Outfield:  Joe Charboneau

The Hype: “Super Joe” Charboneau took the media by storm in the summer of 1980 with his enthusiastic play and goofy behavior.  He would drink beer through his nose and insisted that he did his own dental work.  Handsome in a wild kind of way, men wanted to be him, and girls wanted to date him.

The Promise: Won the A.L. Rookie of the Year award as a 25-year old playing for the Cleveland Indians in 1980.  He hit 23 homers, drove in 87 runs, and batted .289.

Fast Forward: Charboneau played so poorly the following season that he became the only ROY winner to be sent back down to the Minor Leagues.  He batted .210 in ’81 and .214 in ’82, and that was it.  After his rookie year, he slugged only six more home runs in his entire career.  He was out of baseball before he turned 28-years old.

There are, of course, many other failed prospects littering the annals of baseball history.  You could include Sam Horn of the Red Sox, Mike Vail of the New York Mets, Ron Kittle of the White Sox, Greg “Toe” Nash of Tampa Bay, and on and on.

Consider this, then, a cautionary tale.  The odds are greater that this year’s over-hyped baseball phenom will turn out to be more like Clint Hurdle rather than Mickey Mantle.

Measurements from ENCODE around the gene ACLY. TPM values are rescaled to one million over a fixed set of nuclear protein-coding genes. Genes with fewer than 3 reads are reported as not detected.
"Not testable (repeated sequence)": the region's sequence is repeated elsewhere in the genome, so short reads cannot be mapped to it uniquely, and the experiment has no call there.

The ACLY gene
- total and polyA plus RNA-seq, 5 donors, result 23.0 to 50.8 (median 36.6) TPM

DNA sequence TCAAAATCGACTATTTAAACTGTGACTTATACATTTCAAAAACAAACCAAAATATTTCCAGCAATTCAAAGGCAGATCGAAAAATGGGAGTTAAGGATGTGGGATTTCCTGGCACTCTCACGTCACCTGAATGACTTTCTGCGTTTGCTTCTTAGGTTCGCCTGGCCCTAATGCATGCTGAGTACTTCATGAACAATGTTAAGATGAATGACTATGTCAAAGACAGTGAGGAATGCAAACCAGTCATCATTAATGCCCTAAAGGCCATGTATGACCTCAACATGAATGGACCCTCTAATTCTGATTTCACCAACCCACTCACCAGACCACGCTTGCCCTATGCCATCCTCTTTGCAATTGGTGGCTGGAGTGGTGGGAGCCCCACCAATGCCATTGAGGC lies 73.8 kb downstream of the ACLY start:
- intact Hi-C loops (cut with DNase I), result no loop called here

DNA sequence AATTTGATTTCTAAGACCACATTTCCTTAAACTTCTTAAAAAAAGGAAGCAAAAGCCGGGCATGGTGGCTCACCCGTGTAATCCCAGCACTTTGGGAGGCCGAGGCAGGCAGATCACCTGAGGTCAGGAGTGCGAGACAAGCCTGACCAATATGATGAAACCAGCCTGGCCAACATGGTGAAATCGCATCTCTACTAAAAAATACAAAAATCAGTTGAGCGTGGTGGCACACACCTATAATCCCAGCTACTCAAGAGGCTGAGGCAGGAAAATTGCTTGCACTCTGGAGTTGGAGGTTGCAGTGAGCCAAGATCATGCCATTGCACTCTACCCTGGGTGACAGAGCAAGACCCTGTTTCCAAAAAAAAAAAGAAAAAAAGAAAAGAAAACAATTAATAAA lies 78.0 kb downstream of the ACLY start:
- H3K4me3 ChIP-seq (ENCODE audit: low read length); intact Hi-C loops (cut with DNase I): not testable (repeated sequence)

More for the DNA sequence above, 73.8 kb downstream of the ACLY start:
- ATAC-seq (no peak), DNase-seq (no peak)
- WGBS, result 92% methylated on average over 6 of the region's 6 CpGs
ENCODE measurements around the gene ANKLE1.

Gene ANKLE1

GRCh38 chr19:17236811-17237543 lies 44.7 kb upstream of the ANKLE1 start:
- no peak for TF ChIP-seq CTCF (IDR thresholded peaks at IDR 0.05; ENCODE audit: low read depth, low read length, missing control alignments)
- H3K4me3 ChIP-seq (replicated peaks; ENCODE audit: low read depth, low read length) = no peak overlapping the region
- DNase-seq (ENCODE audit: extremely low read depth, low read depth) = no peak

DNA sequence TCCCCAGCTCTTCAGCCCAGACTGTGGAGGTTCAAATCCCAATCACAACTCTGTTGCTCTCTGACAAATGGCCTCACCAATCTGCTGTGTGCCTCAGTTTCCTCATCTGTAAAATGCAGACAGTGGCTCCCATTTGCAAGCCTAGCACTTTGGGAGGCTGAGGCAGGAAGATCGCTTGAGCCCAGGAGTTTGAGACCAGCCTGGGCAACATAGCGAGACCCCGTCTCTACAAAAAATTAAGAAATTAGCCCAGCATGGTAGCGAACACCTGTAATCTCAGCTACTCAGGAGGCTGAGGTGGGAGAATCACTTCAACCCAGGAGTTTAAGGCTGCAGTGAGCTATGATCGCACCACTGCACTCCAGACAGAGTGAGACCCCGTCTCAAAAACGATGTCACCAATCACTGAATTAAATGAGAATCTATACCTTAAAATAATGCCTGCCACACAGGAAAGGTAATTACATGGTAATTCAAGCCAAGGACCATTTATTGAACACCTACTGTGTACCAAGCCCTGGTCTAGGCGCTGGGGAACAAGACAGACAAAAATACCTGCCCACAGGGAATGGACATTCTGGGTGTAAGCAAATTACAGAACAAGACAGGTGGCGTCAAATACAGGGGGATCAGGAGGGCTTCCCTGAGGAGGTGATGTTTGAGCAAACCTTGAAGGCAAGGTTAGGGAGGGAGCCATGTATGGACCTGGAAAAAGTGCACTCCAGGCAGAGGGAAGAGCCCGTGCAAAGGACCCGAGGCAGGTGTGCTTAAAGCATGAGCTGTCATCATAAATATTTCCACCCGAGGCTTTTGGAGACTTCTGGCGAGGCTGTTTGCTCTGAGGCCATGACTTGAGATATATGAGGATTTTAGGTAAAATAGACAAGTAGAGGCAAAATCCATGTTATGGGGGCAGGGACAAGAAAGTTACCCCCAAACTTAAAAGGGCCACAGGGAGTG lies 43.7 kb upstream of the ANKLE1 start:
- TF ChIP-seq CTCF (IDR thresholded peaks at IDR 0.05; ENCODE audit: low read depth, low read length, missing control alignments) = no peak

But hope springs eternal, especially as  Spring Training approaches.

Dream, then, of the slender young man in his clean uniform against the brown backdrop of the baseball diamond.  A world of limitless possibility awaits him, and we long to be part of it.

After all, that’s what baseball is for.


Firing a Major League Manager

Some things never change.

Already, fans and sportswriters for certain teams are suggesting, even demanding, that their favorite under-achieving franchise fire the manager.

But when is it time to fire a major league manager?

Another way of asking the question is, how much actual difference does firing a manager make in turning around a particular team’s fortunes?  Also, if nothing is expected of a team going into a season, as with Kansas City, Cleveland, Baltimore or Pittsburgh, then what exactly is the point of firing one of their respective managers once it is apparent that another unsuccessful season is in the offing?

Lets take these questions one at a time.

Yes, sometimes, although not as often as fans and some sportswriters like to think, a managerial change can make a positive difference.  Last season for example, after getting off to an 18-28 start, the Rockies fired manager Clint Hurdle and replaced him with Jim Tracy.  From that point on, the Rockies went on a 74-42 run, finishing second in the N.L. West.

Notice that the Rockies fired Hurdle after 46 games, about the middle of May.  That’s just about where we are this season, which is why this issue is now relevant.

Taking the second question, is there much point in firing the manager of a team that is universally expected to be bad?